The above highlight the importance of expanding vehicle testing further beyond the RDE regulation limits, as is the case with the Dynamic driving test considered in this study. Besides, daily driving is not limited only to the area covered by the RDE-compliant route.
Figure 7 examines the correlation between CO2 (Figures 7A,B) and NOx (Figures 7C,D) emissions and cycle dynamics. The latter is quantified by two parameters, the v×a_95% and the Relative Positive Acceleration (RPA), which have been found to be very good indicators for the characterization of driving style (Gallus et al., 2017; Triantafyllopoulos et al., 2019). The former, v×a_95%, is the 95th percentile of the data series (in 1 Hz) created after ranking in ascending order the product of vehicle speed per positive acceleration >0.1 m/s2 (European Commission, 2016). The latter parameter, RPA, is defined as the integral of vehicle speed multiplied by the time interval (equal to 1 s) and the positive acceleration, divided by the total distance traveled during the test. Both parameters practically express, in different ways, the frequency and intensity of vehicle accelerations. In Figure 7, the v×a_95% can be seen to be around 10 m2/s3 for both the WLTC and the RDE-compliant route, while it is in the order of 30 m2/s3 for the Dynamic driving test. The respective values of the RPA are around 0.15 m/s2 for both the WLTC and the RDE-compliant tests and between 0.30 and 0.40 m/s2 for the Dynamic driving schedule. These values indicate that the WLTC and the RDE-compliant route are similar, in terms of overall driving dynamics. Beginning with CO2 emissions (Figures 7A,B), the correlations with v×a_95% and RPA seem strong for both vehicles. This finding is similar to those of previous studies that included even wider ranges of driving dynamics (Gallus et al., 2017; Giakoumis and Zachiotis, 2018). However, in the case of NOx emissions (Figures 7C,D), a strong correlation with cycle dynamics can be established only for the spark-ignition car (Vehicle 2). A weaker correlation is found in the case of the diesel car (Vehicle 1), caused by the discordance between the WLTC and the RDE-compliant test. Although the former cycle is characterized by slightly higher dynamics, it presents considerably lower NOx emissions. This is a clear indication that there are additional influencing factors involved, and neither v×a_95% nor RPA, which are aggregated driving parameters, seems adequate for the complete characterization of NOx emissions.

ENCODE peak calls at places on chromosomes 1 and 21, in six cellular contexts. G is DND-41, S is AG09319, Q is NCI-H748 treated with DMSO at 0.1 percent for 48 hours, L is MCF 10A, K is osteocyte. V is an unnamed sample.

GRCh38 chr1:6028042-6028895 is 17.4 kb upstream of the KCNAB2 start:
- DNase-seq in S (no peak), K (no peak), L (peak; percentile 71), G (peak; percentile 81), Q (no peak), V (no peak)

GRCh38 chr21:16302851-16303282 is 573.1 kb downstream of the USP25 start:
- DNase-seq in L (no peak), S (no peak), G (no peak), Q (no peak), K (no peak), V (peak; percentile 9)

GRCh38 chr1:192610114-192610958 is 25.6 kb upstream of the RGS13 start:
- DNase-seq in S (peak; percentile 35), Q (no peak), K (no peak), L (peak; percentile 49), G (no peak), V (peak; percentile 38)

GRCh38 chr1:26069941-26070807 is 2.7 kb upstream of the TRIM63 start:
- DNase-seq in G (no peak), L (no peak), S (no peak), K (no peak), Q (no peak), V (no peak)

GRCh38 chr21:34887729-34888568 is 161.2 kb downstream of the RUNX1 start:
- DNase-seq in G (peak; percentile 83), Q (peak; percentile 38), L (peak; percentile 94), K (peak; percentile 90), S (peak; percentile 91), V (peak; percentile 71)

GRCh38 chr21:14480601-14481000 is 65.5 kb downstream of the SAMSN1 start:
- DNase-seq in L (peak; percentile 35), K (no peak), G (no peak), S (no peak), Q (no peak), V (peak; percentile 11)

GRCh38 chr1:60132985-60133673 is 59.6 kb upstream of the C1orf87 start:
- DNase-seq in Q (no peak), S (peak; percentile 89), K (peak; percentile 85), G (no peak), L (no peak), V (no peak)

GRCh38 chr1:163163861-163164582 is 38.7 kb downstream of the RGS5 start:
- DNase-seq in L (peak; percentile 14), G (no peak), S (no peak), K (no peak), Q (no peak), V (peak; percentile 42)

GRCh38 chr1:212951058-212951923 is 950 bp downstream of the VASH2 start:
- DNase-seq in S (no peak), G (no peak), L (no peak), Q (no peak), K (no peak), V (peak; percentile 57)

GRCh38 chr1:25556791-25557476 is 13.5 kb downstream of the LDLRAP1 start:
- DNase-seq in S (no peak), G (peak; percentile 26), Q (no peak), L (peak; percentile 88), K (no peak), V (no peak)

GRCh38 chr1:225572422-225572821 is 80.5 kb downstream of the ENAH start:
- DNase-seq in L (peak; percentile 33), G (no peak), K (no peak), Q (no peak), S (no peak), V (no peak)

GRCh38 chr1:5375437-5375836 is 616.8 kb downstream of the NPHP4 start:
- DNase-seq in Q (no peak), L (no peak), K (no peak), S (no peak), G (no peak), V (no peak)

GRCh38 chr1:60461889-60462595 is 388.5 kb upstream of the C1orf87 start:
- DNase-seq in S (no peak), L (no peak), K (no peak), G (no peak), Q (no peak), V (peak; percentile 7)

A more detailed examination for Vehicle 1 is provided in Figure 8, which illustrates the instantaneous NOx emissions on the engine map as a function of speed and torque for the complete range of testing conditions. In agreement with Figure 6, the WLTC (Figure 8A) and the RDE-compliant route (Figure 8B) cover similar areas on the engine map, while the Dynamic driving test (Figure 8C) covers the complete range of speed and torque. The color scale in Figure 8 corresponds to the instantaneous NOx level at the tailpipe of the vehicle. Such a representation is very useful for highlighting the instantaneous dynamic behavior of the powertrain and aftertreatment systems. At this point, a discrimination between “vehicle” and “engine” dynamics should be made. Under different driving conditions (e.g., different road grade, altitude, selected gear, etc.), the same engine acceleration does not lead to the same vehicle acceleration and vice versa. In other words, each specific engine operating point (flywheel rotation speed and torque) does not correspond to a unique vehicle operating point (velocity and force on wheels).
Figure 8. Visualization of tailpipe NOx emissions on the engine map for Vehicle 1 (diesel car) in WLTC (A), RDE-compliant (B), and Dynamic driving (C) tests.